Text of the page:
The 2018 AN Best of Design Awards was our most exceptional yet. After expanding the contest to a whopping 45 categories and opening the competition to all of North America (including Canada and Mexico), we received more than 800 submissions, which made the judging more difficult than ever. An impressive range of projects came from firms big and small all over the continent. While we were surprised by the quantity of submissions, we were not surprised by the quality of the work put forth by architects and designers both familiar and new. There were some telling trends in this year’s submissions. First, our drawing categories received more and better entries than ever before. This resurgence in drawing, both analog and digital, seems to mirror what we see in the field: moving away from hi-fi digital photorealism toward more personal drawings utilizing a variety of techniques. See pages 70 and 71 for this year’s winners. It was also a good year for exhibition design, which you can see on page 22. For our Building of the Year award, our esteemed jury was fiercely divided between two exemplary but very different projects. The final debate came down to SCHAUM/SHIEH’s Transart Foundation—a private gallery across from the Menil campus in Houston—and NADAAA’s Daniels Faculty of Architecture, Landscape, and Design at the University of Toronto. SCHAUM/SHIEH’s relatively small but mighty building employs punched-through balconies and a blurred program to utilize the space to maximum effect. Meanwhile, NADAAA’s extension and renovation of a 19th-century neo-Gothic building includes dramatic, complex lunettes that let in Aalto-esque light. In the end, the jury chose the scrappy Houston project, but the decision really could have gone either way. The panel members were also enamored with the quotidian allure of the Saxum Vineyards Equipment Barn in Paso Robles, California, by Clayton + Little Architects. See this year’s winner and finalists starting on page 14. Our jury this year was incredible as always, with a very talented group (see opposite page) who engaged in spirited discussion and refined the way we look at architecture. It is always good to get more people involved in the conversation, and we are always shifting our views on what is relevant and interesting. We hope you enjoy learning more about this year’s winners and honorable mentions, and we look forward to hearing from you next year as we keep searching for the best architecture and design in North America! —William Menking and Matt Shaw We will be updating this list over the next few days with winner and honorable mention profiles. To see the complete feature, don't miss our 2018 Best of Design Awards Annual issue, out now! 2018 AN Best of Design Awards Building of the Year Winner Transart Foundation SCHAUM/SHIEH Houston Finalists Daniels Building NADAAA Toronto Saxum Vineyard Equipment Bard Clayton + Little Paso Robles, California Public Winner Schomburg Center for Research in Black Culture Marble Fairbanks New York Honorable Mentions Banc of California Stadium Gensler Los Angeles River’s Edge Pavilion Alley Poyner Macchietto Architecture Council Bluffs, Iowa Urban Design Winner Triboro Corridor Only If and One Architecture & Urbanism New York: Brooklyn, Queens, Bronx Honorable Mentions Los Angeles River Gateway AECOM Los Angeles North Branch Framework Plan for the Chicago River Adrian Smith + Gordon Gill Architecture Chicago Cultural Winner Transart Foundation SCHAUM/SHIEH Houston Honorable Mentions Magazzino Italian Art MQ Architecture Cold Spring, New York The ICA Watershed Anmahian Winton Architects Boston Exhibition Design Winner Arakawa and Madeline Gins: Eternal Gradient Norman Kelley New York Honorable Mentions Living in America: Frank Lloyd Wright, Harlem, and Modern Housing Leong Leong and Project Projects New York Visionaire: AMAZE Rafael de Cárdenas / Architecture at Large and Sahra Motalebi New York Facades Winner Amazon Spheres NBBJ Vitro Architectural Glass Seattle Honorable Mentions The Emma and Georgina Bloomberg Center at Cornell Tech Morphosis PPG New York Museum Garage WORKac, J. Mayer H., Nicolas Buffe, Clavel Arquitectos, and K/R Miami Small Spaces Winner Sol Coffee Mobile Espresso Bar Hyperlocal Workshop Longmont, Colorado Honorable Mentions Cabin on a Rock I-Kanda Architects White Mountains region, New Hampshire Birdhut Studio North Windermere, British Columbia Infrastructure Winner Confluence Park Lake|Flato Architects and Matsys San Antonio Honorable Mentions Rainbow Bridge SPF:architects Long Beach, California Los Angeles Union Station Metro Bike Hub Architectural Resources Group Los Angeles Commercial — Office Winner NVIDIA Headquarters Gensler Santa Clara, California Honorable Mention C3 Gensler Arktura Culver City, California Commercial — Retail Winner FLEX LEVER Architecture Portland, Oregon Honorable Mention COS Chicago Oak Street COS in-house architectural team Chicago Commercial — Hospitality Winner Saxum Vineyard Equipment Barn Clayton & Little Paso Robles, California Honorable Mention Brightline Rockwell Group Florida: Miami, West Palm Beach, Fort Lauderdale, Orlando Green Building Winner Orchid Educational Pavilion FGP Atelier Oaxaca, Mexico Honorable Mention R.W. Kern Center Bruner/Cott Architects Amherst, Massachusetts Interior — Workplace Winner Expensify Headquarters ZGF Architects Pure+FreeForm Portland, Oregon Honorable Mentions CANOPY Jackson Square M-PROJECTS San Francisco Dollar Shave Club Headquarters Rapt Studio Marina del Rey, California Interior — Institutional Winner Brooklyn Aozora Gakuen Inaba Williams Brooklyn, New York Honorable Mention Jackie and Harold Spielman Children’s Library, Port Washington Public Library Lee H. Skolnick Architecture + Design Partnership Port Washington, New York Interior — Retail Winner Jack Erwin Flagship Store MILLIØNS New York Honorable Mention Valextra Bal Harbour Shops Aranda\Lasch Miami Interior — Hospitality Winner Hunan Slurp New Practice Studio New York Honorable Mentions City of Saints, Bryant Park Only If New York Sant Ambroeus Coffee Bar at Hanley Bonetti/Kozerski Architecture New York Interior — Healthcare Winner NYDG Integral Health & Wellness Brandon Haw Architecture New York Honorable Mention Studio Dental II Montalba Architects San Francisco Healthcare Winner Phoenix Biomedical Sciences Partnership Building, University of Arizona CO Architects Phoenix Honorable Mention Zuckerberg San Francisco General Hospital and Trauma Center Fong & Chan Architects San Francisco Interior — Residential Winner 15th St Mork Ulnes Architects San Francisco Honorable Mentions Fort Greene Place Matter of Architecture Brooklyn, New York Little House. Big City Office of Architecture Brooklyn, New York Residential — Single Unit Winner Terreno House Fernanda Canales Mexico Federal State, Mexico Honorable Mentions Sky House Julia Jamrozik and Coryn Kempster Stoney Lake, Ontario V-Plan Studio B Architects Aspen, Colorado Residential — Multi Unit Winner St. Thomas / Ninth OJT New Orleans Honorable Mentions Tolsá 61 CPDA Arquitectos Mexico City Elysian Fields Warren Techentin Architecture Los Angeles Landscape — Residential Winner Folding Planes Garden Colwell Shelor Landscape Architecture Paradise Valley, Arizona Honorable Mentions Greenwich Village Townhouse Garden XS Space New York Landscape — Public Winner Hunter’s Point South Waterfront Park SWA/BALSLEY and WEISS/MANFREDI with Arup Queens, New York Honorable Mentions Naval Cemetery Memorial Landscape Marvel Architects and NBWLA Brooklyn, New York Ghost Cabin SHED Architecture & Design Seattle Education Winner Daniels Building NADAAA Toronto Honorable Mentions UCSB San Joaquin Student Housing Lorcan O’Herlihy Architects Santa Barbara, California Sherman and Joyce Bowie Scott Hall at Carnegie Mellon University OFFICE 52 Architecture Pittsburgh Lighting — Outdoor Winner Spectra, Coachella NEWSUBSTANCE Indio, California Honorable Mention National Holocaust Monument Focus Lighting Studio Libeskind Ottawa Lighting — Indoor Winner The Lobster Club at the Seagram Building L’Observatoire International New York Honorable Mention Midtown Professional Education Center, Weill Cornell Medicine Cline Bettridge Bernstein Lighting Design New York Restoration & Preservation Winner 100 Barclay DXA Studio New York Honorable Mentions Hotel Henry at the Richardson Olmsted Campus Deborah Berke Partners Buffalo, New York Using Digital Innovation to Preserve Taliesin West Leica Geosystems, Multivista, and Matterport Scottsdale, Arizona Building Renovation Winner 1217 Main Street 5G Studio Collaborative Dallas Honorable Mention 1824 Sophie Wright Place studioWTA New Orleans Adaptive Reuse Winner San Francisco Art Institute at Fort Mason Leddy Maytum Stacy Architects San Francisco Honorable Mentions Empire Stores S9 Architecture, STUDIO V, and Perkins Eastman Brooklyn, New York Cristo Rey St. Martin College Prep JGMA Waukegan, Illinois Temporary Installation Winner Trickster studio:indigenous Sheboygan, Wisconsin Honorable Mentions Blue Marble Circus DESIGN EARTH Boston 85 Broad Street Ground Mural FXCollaborative New York New Materials Winner Cyclopean Cannibalism Matter Design Seoul, South Korea Honorable Mentions One Thousand Museum Zaha Hadid Architects and ODP Architects Miami Clastic Order T+E+A+M San Francisco Digital Fabrication Winner 260 Kent COOKFOX Architects Brooklyn, New York Honorable Mentions A.V. Bath House Facilities Design Group Custer, Michigan MARS Pavilion Form Found Design Los Angeles Representation — Digital Winner Fake Earths: A Planetary Theater Play NEMESTUDIO Honorable Mention Cosmorama DESIGN EARTH Representation — Analog Winner Public Sediment for Alameda Creek SCAPE California: Fremont, Newark, and Union City Honorable Mentions Adidas P.O.D. Plexus Standard Set the Objective SAW // Spiegel Aihara Workshop Young Architects Award Winner Runaway SPORTS Santa Barbara, California Honorable Mentions Noodle Soup office ca Lake Forest, Illinois Malleable Monuments The Open Workshop San Francisco Student Work Winner mise-en-sand Jonah Merris, University of California, Berkeley Honorable Mentions Cloud Fabuland Eleonora Orlandi, SCI-Arc Real Fake James Skarzenski, University of California, Berkeley Research Winner Stalled! JSA Honorable Mentions Marine Education Center Lake|Flato Architects Ocean Springs,Mississippi After Bottles; Second Lives ANAcycle design + writing studio/Rensselaer Polytechnic Institute Brooklyn, New York and Troy, New York Unbuilt — Residential Winner Brooklyn Senior Affordable Housing Only If Brooklyn, New York Honorable Mentions 150 Central Park South penthouse SPAN Architecture New York Courtyard House Inaba Williams Santa Monica, California Unbuilt — Urban Winner Whitmore Community Food Hub Complex University of Arkansas Community Design Center Wahiawa, Hawaii Honorable Mentions The Hydroelectric Canal Paul Lukez Architecture Boston Brooklyn Navy Yard Master Plan WXY Brooklyn, New York Unbuilt — Interior Winner Children’s Institute DSH // architecture Long Beach, California Honorable Mention Holdroom of the Future Corgan Unbuilt — Commercial Winner Uber Sky Tower Pickard Chilton Los Angeles Honorable Mention Nansha Scholar’s Tower Synthesis Design + Architecture and SCUT Architectural Design & Research Institute Nansha, China Unbuilt — Cultural Winner Beggar’s Wharf Arts Complex Ten to One Rockland, Maine Honorable Mention NXTHVN Deborah Berke Partners New Haven, Connecticut Unbuilt — Education Winner Arizona State University Interdisciplinary Science and Technology Building 7 Studio Ma Tempe, Arizona Honorable Mentions Bedford Stuyvesant Community Innovation Campus Ten to One Brooklyn, New York 80 Flatbush Public Schools Architecture Research Office Brooklyn, New York Unbuilt — Green Winner 6 Industrial Way Office Park Touloukian Touloukian Salem, New Hampshire Honorable Mention Cooling Tower for Chicago Spire site Greyscale Architecture Chicago Unbuilt — Public Winner The American Construct Christopher Myefski American West Honorable Mentions Urban Canopy Buro Koray Duman New York Anacostia Water Tower Höweler + Yoon Architecture Washington, D.C. Unbuilt — Landscape Winner Greers Ferry Water Garden University of Arkansas Community Design Center Heber Springs, Arkansas Honorable Mention Murchison Rogers Park Surroundings El Paso, Texas A special thanks to our 2018 AN Best of Design Awards Jury! Tei Carpenter Founder, Agency—Agency Andrés Jaque Founder, Office for Political Innovation William Menking Editor-in-Chief, The Architect’s Newspaper Pratik Raval Associate Director, Transsolar Jesse Reiser Principal, Reiser + Umemoto Matt Shaw Executive Editor, The Architect’s Newspaper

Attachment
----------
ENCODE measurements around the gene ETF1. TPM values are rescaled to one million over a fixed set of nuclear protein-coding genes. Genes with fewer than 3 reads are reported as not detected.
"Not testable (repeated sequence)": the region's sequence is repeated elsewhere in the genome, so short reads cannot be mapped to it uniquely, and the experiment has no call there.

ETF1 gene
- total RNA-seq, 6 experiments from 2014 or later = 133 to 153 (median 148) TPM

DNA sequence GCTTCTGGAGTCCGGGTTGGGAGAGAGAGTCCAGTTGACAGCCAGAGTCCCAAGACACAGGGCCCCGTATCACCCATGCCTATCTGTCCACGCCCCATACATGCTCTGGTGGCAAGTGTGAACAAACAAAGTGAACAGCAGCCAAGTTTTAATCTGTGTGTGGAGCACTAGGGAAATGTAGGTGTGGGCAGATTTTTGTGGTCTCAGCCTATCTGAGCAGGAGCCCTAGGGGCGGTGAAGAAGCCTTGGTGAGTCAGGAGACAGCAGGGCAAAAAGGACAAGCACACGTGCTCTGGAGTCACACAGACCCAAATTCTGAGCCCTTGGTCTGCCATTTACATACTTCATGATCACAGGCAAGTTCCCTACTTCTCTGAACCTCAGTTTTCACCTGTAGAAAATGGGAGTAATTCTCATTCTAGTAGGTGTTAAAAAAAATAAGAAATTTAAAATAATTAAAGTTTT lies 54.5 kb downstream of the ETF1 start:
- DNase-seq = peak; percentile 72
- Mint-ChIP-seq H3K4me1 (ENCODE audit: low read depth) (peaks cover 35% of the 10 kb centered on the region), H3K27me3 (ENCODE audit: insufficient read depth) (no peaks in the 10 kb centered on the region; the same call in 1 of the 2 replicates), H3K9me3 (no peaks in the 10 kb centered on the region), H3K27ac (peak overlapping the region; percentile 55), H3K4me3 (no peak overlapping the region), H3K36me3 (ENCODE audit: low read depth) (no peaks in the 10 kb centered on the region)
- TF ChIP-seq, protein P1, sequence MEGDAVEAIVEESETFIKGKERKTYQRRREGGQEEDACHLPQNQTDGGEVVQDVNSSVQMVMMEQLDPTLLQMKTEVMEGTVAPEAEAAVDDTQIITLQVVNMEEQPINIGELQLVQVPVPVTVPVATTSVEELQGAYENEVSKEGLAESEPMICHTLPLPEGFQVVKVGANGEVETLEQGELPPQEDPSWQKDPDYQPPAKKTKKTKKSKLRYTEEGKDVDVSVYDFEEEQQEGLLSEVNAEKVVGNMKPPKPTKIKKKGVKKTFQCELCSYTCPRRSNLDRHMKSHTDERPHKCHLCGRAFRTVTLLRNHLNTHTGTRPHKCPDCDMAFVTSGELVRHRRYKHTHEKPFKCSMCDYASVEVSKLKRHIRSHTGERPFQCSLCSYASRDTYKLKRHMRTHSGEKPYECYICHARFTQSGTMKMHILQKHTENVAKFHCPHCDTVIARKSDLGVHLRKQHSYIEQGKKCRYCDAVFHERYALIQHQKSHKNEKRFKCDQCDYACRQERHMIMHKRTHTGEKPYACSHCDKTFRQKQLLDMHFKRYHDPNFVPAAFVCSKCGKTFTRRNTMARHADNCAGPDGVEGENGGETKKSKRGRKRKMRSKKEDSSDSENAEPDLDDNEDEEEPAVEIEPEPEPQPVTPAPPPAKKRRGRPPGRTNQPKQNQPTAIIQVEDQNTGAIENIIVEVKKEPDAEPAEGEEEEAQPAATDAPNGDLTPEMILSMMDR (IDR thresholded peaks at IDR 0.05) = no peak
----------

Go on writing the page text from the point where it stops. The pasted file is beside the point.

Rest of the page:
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Everything is blade runner now